A latest study conducted by data and analytics firm, JD Power, has found that electric vehicle (EV) and plug-in hybrid (PHEV) owners are happier when they get access to free public fast chargers. This is perhaps why Tesla’s Destination and Supercharger charging infrastructures have ranked the highest for customer satisfaction in their respective segments.
The automaker’s Destination network, which is a Level 2 public AC charging station, scored 689 points out of 1,000. This puts it ahead of second place Volta (674 points) and ChargePoint (third place with 660 points). Similarly, Tesla Supercharger (Level 3) ranked the highest among DC fast chargers with a score of 733 points.
The study, which was conducted in collaboration with EV app developer PlugShare, examined consumer attitudes, behaviours and satisfaction. About 6,647 BEV and PHEV owners participated in the study that spanned from January through June 2021. Drivers who visited the charging location but did not charge their vehicles were also asked why they decided not to charge.
Overall satisfaction was measured across 10 factors – ease of charging, speed of charging, cost of charging, ease of payment, ease of finding a charger, convenience of the charging spot, things to do while charging, how safe they feel at the location, availability of chargers, and cleanliness of the location.
Now, in the US, charging speeds are classified into three levels. Level 1 uses the basic 120V home charger with outputs ranging from 1.3 kW to 2.4 kW, while Level 2 is commonly referred to 240V dedicated AC wallbox chargers that put out between 4 kW to 18 kW. Level 3 is DC fast charging, offering anywhere from 50 kW to 250 kW. The study found that most BEV and PHEV owners understood how AC and DC chargers work, and were generally satisfied with the ease of using public chargers.
The study also found charging costs to be a big issue for many EV owners, so those with access to free DC fast chargers naturally showed a higher level of satisfaction compared to paying users (706 vs 673 points). The dip for slower Level 2 chargers was more pronounced, as satisfaction with free charging was 668 but declined to 586 when payment was required.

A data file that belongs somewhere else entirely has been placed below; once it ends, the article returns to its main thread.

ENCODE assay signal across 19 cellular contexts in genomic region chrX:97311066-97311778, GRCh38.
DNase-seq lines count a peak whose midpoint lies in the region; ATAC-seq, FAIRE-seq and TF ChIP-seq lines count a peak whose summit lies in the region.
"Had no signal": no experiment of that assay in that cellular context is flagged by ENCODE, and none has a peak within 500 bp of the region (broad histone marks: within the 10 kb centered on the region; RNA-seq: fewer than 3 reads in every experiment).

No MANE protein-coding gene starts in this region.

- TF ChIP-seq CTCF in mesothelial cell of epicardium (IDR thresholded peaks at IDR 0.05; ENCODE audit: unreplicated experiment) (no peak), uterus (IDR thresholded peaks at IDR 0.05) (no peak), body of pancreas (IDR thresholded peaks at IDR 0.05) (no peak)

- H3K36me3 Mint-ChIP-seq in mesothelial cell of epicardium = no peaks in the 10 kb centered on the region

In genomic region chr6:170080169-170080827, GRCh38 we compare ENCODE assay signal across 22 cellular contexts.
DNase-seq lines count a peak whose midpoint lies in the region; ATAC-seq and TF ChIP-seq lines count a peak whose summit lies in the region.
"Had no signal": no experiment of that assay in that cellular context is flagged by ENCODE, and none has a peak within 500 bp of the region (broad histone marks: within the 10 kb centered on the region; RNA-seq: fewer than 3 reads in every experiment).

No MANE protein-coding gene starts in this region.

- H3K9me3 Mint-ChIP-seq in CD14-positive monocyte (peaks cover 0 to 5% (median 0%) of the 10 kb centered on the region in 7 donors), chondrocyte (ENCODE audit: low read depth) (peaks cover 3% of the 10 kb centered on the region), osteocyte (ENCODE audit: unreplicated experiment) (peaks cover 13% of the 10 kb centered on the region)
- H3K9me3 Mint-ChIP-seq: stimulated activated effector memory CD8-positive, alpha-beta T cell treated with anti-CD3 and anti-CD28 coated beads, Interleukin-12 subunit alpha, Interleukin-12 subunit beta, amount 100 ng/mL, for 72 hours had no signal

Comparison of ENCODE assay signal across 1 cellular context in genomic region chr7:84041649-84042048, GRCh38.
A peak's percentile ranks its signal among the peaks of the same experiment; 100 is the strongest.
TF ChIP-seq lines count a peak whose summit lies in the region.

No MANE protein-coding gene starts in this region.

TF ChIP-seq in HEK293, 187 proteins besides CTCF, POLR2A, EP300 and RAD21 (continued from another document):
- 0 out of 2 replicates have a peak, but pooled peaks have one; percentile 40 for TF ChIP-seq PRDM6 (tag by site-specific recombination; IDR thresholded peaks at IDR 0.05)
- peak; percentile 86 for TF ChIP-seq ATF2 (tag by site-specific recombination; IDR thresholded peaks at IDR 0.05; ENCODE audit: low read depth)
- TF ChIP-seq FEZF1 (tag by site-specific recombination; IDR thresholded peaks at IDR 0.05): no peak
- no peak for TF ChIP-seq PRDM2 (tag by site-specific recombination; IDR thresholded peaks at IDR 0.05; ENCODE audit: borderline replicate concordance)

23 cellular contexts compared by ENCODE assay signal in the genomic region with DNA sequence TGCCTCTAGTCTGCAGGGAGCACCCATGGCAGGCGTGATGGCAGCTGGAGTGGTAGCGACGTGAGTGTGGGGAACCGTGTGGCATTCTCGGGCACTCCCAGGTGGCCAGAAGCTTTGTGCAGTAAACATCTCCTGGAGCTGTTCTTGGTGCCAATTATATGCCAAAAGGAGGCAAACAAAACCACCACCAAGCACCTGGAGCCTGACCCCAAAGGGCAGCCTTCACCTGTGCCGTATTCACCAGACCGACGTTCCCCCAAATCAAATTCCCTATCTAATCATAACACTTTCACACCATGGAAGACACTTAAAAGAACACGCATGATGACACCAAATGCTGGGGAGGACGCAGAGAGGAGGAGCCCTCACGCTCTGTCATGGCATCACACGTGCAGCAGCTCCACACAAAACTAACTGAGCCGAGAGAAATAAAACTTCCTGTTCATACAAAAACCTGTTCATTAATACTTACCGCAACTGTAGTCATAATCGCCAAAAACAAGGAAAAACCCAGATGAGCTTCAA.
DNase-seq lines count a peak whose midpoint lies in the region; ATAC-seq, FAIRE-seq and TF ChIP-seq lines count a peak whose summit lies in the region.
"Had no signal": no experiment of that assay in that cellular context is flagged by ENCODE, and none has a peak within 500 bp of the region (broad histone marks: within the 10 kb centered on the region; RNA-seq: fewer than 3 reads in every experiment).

Some automakers offer free charging as an incentive for consumers to make the switch to EVs, and this seemed to be significantly advantageous in the public charging experience. However, when it comes to the availability of public charging stations, the results varied according to geographic regions.
The West North Central and East North Central regions have higher-than-average charger availability, while the West South Central and Mid Atlantic regions dip below average. The Mountain and Pacific regions were the lowest performing regions for charger availability. As for complaints, the two biggest ones were broken chargers (58%) and having to wait for others to finish charging (14%).
JD Power senior director of global automotive, Brent Gruber said: “Public charging infrastructure is a key component in the overall adoption of electric vehicles by the broad population. Unfortunately, the availability of public charging is the least satisfying aspect of owning an EV.”
“Owners are reasonably happy in situations where public charging is free, doesn’t require a wait and the location offers other things to do – but that represents a best-case scenario. The industry needs to make significant investment in public charging to assure a level of convenience and satisfaction that will lure potentially skeptical consumers to EVs.”
“Building a better infrastructure starts with more collaboration among automakers, charge point operators, site locations, utilities and government at all levels. Each type of charger has its place in the EV public charging ecosystem – whether it is Level 2 for local drives or fast charging while on road trips. One thing is clear: the more chargers that can be deployed, the better,” he continued.
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